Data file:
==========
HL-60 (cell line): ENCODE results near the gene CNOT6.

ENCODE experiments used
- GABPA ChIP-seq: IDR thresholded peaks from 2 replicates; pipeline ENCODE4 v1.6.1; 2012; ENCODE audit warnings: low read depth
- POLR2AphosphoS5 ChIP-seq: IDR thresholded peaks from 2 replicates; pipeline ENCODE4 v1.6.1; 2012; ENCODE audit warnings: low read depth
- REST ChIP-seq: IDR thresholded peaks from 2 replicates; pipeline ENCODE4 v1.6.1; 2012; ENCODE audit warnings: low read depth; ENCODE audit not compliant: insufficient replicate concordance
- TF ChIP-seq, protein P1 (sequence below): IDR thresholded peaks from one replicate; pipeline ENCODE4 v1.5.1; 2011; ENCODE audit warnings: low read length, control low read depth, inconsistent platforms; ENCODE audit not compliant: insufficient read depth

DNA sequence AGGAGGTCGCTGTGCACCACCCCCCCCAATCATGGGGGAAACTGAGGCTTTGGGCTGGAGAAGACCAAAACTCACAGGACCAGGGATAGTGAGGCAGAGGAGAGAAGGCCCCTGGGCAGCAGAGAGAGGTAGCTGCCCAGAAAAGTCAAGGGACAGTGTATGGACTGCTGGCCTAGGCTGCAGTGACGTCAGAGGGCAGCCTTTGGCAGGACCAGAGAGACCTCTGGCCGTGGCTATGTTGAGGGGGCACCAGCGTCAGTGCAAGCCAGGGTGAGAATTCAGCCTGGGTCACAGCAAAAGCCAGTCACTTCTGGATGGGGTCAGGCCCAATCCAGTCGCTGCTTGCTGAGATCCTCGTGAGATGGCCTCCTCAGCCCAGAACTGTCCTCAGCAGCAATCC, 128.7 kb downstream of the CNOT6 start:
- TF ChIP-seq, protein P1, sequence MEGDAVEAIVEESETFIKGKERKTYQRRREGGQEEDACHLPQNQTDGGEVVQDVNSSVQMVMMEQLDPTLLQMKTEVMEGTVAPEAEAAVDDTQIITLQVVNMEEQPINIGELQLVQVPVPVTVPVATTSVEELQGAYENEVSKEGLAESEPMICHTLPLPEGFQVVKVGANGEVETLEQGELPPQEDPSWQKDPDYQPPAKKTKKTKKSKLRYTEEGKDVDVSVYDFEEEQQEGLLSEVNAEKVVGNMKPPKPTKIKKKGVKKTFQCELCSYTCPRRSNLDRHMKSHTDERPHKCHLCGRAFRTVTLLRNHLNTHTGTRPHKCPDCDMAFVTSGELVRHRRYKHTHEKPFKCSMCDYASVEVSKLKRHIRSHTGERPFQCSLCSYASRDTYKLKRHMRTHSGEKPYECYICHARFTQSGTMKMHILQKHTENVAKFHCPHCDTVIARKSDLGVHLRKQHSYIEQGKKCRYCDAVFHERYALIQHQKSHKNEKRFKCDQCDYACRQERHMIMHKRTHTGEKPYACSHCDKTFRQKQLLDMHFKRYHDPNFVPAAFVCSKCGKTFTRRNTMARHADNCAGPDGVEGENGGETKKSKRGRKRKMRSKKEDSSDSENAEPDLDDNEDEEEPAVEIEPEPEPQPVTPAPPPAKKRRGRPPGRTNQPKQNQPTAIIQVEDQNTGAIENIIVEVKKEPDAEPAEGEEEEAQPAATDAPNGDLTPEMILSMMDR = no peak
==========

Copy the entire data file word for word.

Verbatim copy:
HL-60 (cell line): ENCODE results near the gene CNOT6.

ENCODE experiments used
- GABPA ChIP-seq: IDR thresholded peaks from 2 replicates; pipeline ENCODE4 v1.6.1; 2012; ENCODE audit warnings: low read depth
- POLR2AphosphoS5 ChIP-seq: IDR thresholded peaks from 2 replicates; pipeline ENCODE4 v1.6.1; 2012; ENCODE audit warnings: low read depth
- REST ChIP-seq: IDR thresholded peaks from 2 replicates; pipeline ENCODE4 v1.6.1; 2012; ENCODE audit warnings: low read depth; ENCODE audit not compliant: insufficient replicate concordance
- TF ChIP-seq, protein P1 (sequence below): IDR thresholded peaks from one replicate; pipeline ENCODE4 v1.5.1; 2011; ENCODE audit warnings: low read length, control low read depth, inconsistent platforms; ENCODE audit not compliant: insufficient read depth

DNA sequence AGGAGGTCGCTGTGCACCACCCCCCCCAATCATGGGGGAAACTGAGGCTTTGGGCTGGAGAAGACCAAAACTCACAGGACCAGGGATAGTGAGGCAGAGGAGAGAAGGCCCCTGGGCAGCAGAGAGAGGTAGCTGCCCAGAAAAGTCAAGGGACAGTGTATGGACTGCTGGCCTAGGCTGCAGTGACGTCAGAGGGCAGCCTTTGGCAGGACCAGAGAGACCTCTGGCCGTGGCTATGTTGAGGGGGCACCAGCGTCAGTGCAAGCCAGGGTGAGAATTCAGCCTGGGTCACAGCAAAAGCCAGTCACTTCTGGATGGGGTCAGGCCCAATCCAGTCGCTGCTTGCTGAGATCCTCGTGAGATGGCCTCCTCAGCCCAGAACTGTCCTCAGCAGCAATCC, 128.7 kb downstream of the CNOT6 start:
- TF ChIP-seq, protein P1, sequence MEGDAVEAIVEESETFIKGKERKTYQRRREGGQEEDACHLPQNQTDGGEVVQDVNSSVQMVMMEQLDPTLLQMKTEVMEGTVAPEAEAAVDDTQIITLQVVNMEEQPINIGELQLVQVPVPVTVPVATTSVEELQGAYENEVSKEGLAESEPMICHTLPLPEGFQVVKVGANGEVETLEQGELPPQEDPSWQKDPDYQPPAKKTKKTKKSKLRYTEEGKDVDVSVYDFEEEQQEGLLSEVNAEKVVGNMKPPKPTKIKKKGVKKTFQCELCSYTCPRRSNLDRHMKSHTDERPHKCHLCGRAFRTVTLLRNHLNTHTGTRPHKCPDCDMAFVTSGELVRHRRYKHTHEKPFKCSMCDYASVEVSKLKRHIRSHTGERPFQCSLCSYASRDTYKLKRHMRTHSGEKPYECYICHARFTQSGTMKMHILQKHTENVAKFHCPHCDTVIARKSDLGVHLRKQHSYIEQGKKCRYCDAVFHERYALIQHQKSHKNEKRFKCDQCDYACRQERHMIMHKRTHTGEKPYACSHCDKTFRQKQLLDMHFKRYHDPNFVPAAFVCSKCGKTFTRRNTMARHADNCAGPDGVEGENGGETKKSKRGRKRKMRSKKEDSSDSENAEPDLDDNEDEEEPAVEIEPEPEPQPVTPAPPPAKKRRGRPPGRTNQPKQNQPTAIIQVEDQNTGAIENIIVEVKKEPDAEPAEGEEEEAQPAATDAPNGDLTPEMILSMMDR = no peak